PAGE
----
Heterogeneous distribution of organochlorine contaminants in the blubber of baleen whales: implications for sampling procedures


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Heterogeneous distribution of organochlorine contaminants in the blubber of baleen whales: implications for sampling procedures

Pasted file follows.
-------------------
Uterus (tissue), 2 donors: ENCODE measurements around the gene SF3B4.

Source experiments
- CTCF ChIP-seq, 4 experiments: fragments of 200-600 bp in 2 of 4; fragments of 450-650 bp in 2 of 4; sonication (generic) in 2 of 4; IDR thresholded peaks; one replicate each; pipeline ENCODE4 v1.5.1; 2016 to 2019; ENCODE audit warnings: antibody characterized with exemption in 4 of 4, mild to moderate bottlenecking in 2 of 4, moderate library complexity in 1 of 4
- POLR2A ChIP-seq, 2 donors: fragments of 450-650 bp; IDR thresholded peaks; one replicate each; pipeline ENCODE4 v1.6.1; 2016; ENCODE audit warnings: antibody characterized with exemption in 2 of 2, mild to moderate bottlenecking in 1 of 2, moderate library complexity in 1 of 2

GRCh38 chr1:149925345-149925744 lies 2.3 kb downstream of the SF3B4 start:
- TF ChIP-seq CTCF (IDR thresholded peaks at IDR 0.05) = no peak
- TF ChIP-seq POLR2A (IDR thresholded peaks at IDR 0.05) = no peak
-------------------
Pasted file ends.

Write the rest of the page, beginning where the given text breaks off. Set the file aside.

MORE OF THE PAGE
Marine Environmental Research 31 (1991) 275 286 Heterogeneous Distribution of Organochiorine Contaminants in the Blubber of Baleen Whales: Implications for Sampling Procedures Alex Aguilar & Assumpci6 Borrell Department of Animal Biology (Vertebrates), Faculty of Biology, University of Barcelona, 08071 Barcelona, Spain (Received 13 April 1990; revised version received and accepted 16 May 1991) A BSTRA CT The concentration o[ DDTs and PCBs n'as determined #l two strata (imzer and outer) o['the blubber offin and sei whales.,fi'om the eastern North Atlantic. hi the two species residue levels qf all organochlorines in the outer layer were sign(fieantO~ higher than in the inner one. The DDE/'tDDTratio ~fidnot show signOqeant variation between strata, but the tDDT/PCB ratio was higher in the outer layer than in the inner one. Such d(fferences between strata cannot he explained by variation in the quantiO' q[ lipids present in the blubber and probab O' indicate a constant organochlorine distribution pattern in the blubber ¢)[ arge whales. The differential role of the blubber strata hz the [~tttening cycle, the heterogeneous lipid composition of blubber throughout its depth and the d_ifferent turnover rates qf pollutants in the layers are the probable factors responsible Jor these observed d(fferences in pollutant distribution between blubber strata. Because ~[ this heterogeneous distribution, blubber samples collected from cetaceans for pollutant anah'ses should include equal representation qf all layers in order to be representative o[the individual's pollutant load. This is especially hnportant when sampling stranded specimens or taking hiopo' samples from largeJree-ranging whales. INTRODUCTION Blubber is a hypodermic tissue which covers the body of cetaceans and serves as an energy reserve deposit and insulating cover. In large whales it reaches a thickness of several centimetres and represents about 20-40% of their total body weight (Lockyer, 1976). The most important biochemical 275 Marine Environ. Res 0141-1136/91/$03.50 (~ 1991 Elsevier Science Publishers Ltd, England. Printed in Great Britain.  276 Alex Aguilar, Assumpci~'~ Borrell constituents of blubber are lipids, which typically represent about 30-80% of the tissue's wet weight (Ackman et al., 1975; Lockyer et al., 1984; Aguilar & Borrell, 1990). Because of its large contribution to the cetacean's body mass and high lipid content blubber carries most of the load of lipophilic pollutants (such as organochlorines) present in the bodies of large whales. Therefore blubber is the tissue most commonly used for monitoring organochlorine residue levels in cetaceans (Wagemann & Muir, 1984). However, the blubber of large whales is not a homogeneous tissue throughout its depth but is composed of layers or strata with different roles and biochemical composition (Ackman et al., 1965, 1975: Lockyer et al., 1984). The inner layers are mostly devoted to fat storage, and their lipid content fluctuates greatly following the individual's reproductive and migratory cycle. The outer layers, however, have an insulation function and are little affected by changes in the nutritive condition. As a conse- quence of the differing roles of the strata, the lipid content decreases from the outermost layers to the innermost, the intensity of the gradient depending on the nutritive condition o1 each individual. Thus, in fat, pregnant females, no difference between the strata is usually observed, and the decreasing trend is nonexistent or even reversed. In whales of an intermediate body condition, e.g. most males or immature females, the gradient is almost always apparent, although the difference between strata is not very great. Finally, in lean females, typically those lactating or post- lactating, the gradient is great, and the inner layers contain only about 20% of the lipid present in the outermost external ones (Aguilar & Borrell, 1990l. Because distribution, metabolism and mobilization of organochlorines are closely linked to those oflipids it has been proposed that organochlorine concentrations may not be uniform in all strata and locations of the blubber in a given animal, even if concentrations are calculated on the basis of the lipid content of the tissue (Aguilar, 1985). A heterogeneous distribution of organochlorines in the blubber strata would have strong implications for the sampling methodology of whales because, given the great thickness that this tissue reaches in some large species, all blubber layers are not usually contained in the piece of tissue excised and analysed for the study. This problem is especially important when samples of the superficial layers of the blubber are collected from free-ranging individuals using a biopsy dart, a technique which has become common in the past few years (Winn et al., 1973: Aguilar & Nadal, 1984; Lambertsen, 1987; Mathews et al., 1988). In the present study the authors analysed the concentrations of DDTs and PCBs, the two groups of organochlorine compounds most widely found in cetaceans, in different strata of dorsal blubber from fin (Balaenoptera physalus) and sei (Balaenoptera borealis) whales and examined their variation pattern between layers.  D&tribution q]organochlor&es & whale blubber 277 Fin whale males Fin whale females Sei whale males Sei whale females TABLE Biological Information from the Whales Analysed N Body length (m) Age {years) x + SD .v 4__ SD 30 18'7_+0'9 18'5_+ 17"4 59 19"3_+ 1"1 12"1 -+ 8"9 10 13"2_+0'8 14"3_+7'2 13 13"7--+ 1"2 12"0_+5:0 MATERIAL Large pieces of dorsal blubber were obtained from whales caught off Spain and Iceland by commercial fishing operations. These were collected during flensing procedures, about 15-24h after the death of the animal, and contained the whole blubber depth, including the skin and some of the adjacent basal muscle. All samples were taken from the dorsal region posterior to the dorsal fin. This location was chosen because it is the one typically selected for sampling stranded specimens (Anon., 1985), as well as the one most easily accessible from a vessel during sampling by means of a biopsy dart. In total, samples were obtained from 89 fin whales (30 males and 59 females) caught offSpain in 1984 and from 23 sei whales (10 males and 13 females) caught off Iceland in 1985. Because whaling regulations prevent catching whales of small size the sample was composed almost only of adult individuals. Biological information from the specimens analysed tbr the study is shown in Table 1. From the srcinal piece of blubber excised, small pieces (about 2 3 g) were drawn from the outer (external) and inner (internal) regions of each sample, and processed independently. METHODS Whales were measured and sexed at the flensing platform by experienced people. Age was determined by counting growth layers in the core of the whale's ear plugs following standard procedures (Lockyer, 1984). Samples for organochlorine determination were wrapped in aluminium foil and kept in deep freeze until analysis. For lipid extraction the pieces of blubber were ground with anhydrous sodium sulphate in a mortar, and the mixture extracted with n-hexane for 4 h in a Soxhlet apparatus. The extract was then concentrated to 40ml, from which a 10-ml subsample to determine  278 Alex Aguilar, Assumpci~'~ Borrell tissue fat content was taken. An aliquot of the remaining extract containing 1 g of lipid was mixed with sulphuric acid for the clean-up following the procedures described by Murphy (1972). After centrifugation and phase separation, the lipid-free extract was concentrated to 1 ml and injected into a Perkin Elmer Sigma 3B gas chromatograph (injector temperature 250~C), equipped with an electron- capture detector of 63Ni (temperature 350~C), and a Perkin-Elmer Sigma 15 computing integrator. A fused-silica capillary column of 0-25 mm internal diameter, 60 m length, and a stationary phase SPB- 1 with a film thickness of 0.25/~m was used. Pure nitrogen at a flow rate of I ml/min was used as carrier gas. Temperature was programmed according to the following sequence: injection at 40°C; oven steady for the first 2 rain and then an increase from 40 to 160cC at a rate of 2YC/min; oven maintained at steady temperature for 1 rain and then an increase from 160 to 250°C at a rate of 2°C/min. From this point until the end of the analytical run the column remained isothermal at a temperature of 250~C. Heptachlor was used as an internal standard to calibrate fluctuations in the operational conditions. The identity of the DDT compounds was confirmed by an alkali conversion to their respective olefins and re-analysis by GLC. PCBs were identified and quantified by their peak characteristics and retention times in relation to a 1:1 standard mixture of Aroclors 1254 and 1260, and confirmed by their resistance to the chemical derivations detailed above. Eight replicates of samples fortified with standards gave the following percentages of recovery for the whole analytical process (mean + coefficient of variation): p,p'-DDE, 72 56% _+ 15'8; p,p'-TDE, 87 41% _+ 8.4; o,p-DDT, 81.91% ± 8 3; p,p'-DDT, 98 13% _+ 7.6; PCB, 90-97% _+ 8.0. Ten replicate chromatographic runs of a mixture of the DDT and PCB standards gave the following coefficients of variation in the quantification: p,p'-DDE, _+7.9%; p,p'-TDE, +6 5%; o,p-DDT, +5-5%; p,p'-DDT, ___8 2%; PCBs (mean of the eight peaks commonly used in the quantification), +8.7%. All the results are expressed in relation to the total lipid content of the tissue sample. Total DDT (tDDT) levels are calculated as the sum of all the DDT forms (p,p'-DDE, p,p'-DDT, o,p'-DDT and p,p'-TDE). RESULTS AND DISCUSSION The levels of DDTs and PCBs found in the outer and inner layers of the blubber from fin and sei whales, according to sex, are detailed in Table 2. As was expected, males displayed higher residues of contaminants than females of the same species, a difference attributable to the transfer process that  TABLE 2 Extractable Lipid Content (ELP) and Organochlorine Concentrations (Mean and Associated Standard Deviations) Found in the Inner and Outer Layers of the Blubber of Baleen Whales and the Level of Significance of the Difference Between Layers According to a t-Test (concentrations are expressed in ltg/kg on an extractable lipid basis) p,p -DDE p,p -TDE o,p'- DD T p,p'- DD T tDD T PCBs ELP Fin whale males Inner 420 ± 290 150 _+ 70 300 ± 180 Outer 580 + 320 210 ± 90 420_+ 230 Significance 0.05 0'01 0.05 180 ± 80 1 040 ± 600 1 430 ± 680 75.3 ± 14.1 270_+ 120 490_+690 l 820± 730 77"4±8-2 0"001 0-02 0"05 NS ~ 100_+ 50 500 _+ 270 770 ± 410 657 ± 21-6 130 ± 70 670 ± 350 880 ± 250 70'4 ± 5"4 0"002 0"01 0-05 NS 120 + 60 670 _+ 390 600 ± 290 15"7 ± 9'8 170 ± 90 970 ± 490 660 + 300 76.2 ± 6"3 0-05 0"05 N S 0"001 Fin whale females Inner 170 ± 100 80_+ 50 150 ± 90 Outer 240_+ 150 110_+ 50 200± 100 Significance 0"01 0-02 0"01 Sei whale males Inner 230+ 150 110± 60 210± 120 Outer 360_+210 140± 70 310± 140 Significance 0.05 NS 0.05 Sei whale females Inner 60 ± 30 40 +_ 20 60 ± 30 Outer 70 ± 50 40 ± 30 60 ± 40 Significance NS NS NS "NS, differences non-significant. 40_+ 30 200_+ 110 210_+90 31.4_+ 19-6 40+30 210+ 150 210+ 130 81.4+8.6 NS NS NS 0.001 ,,,,, 2" 2" b,-)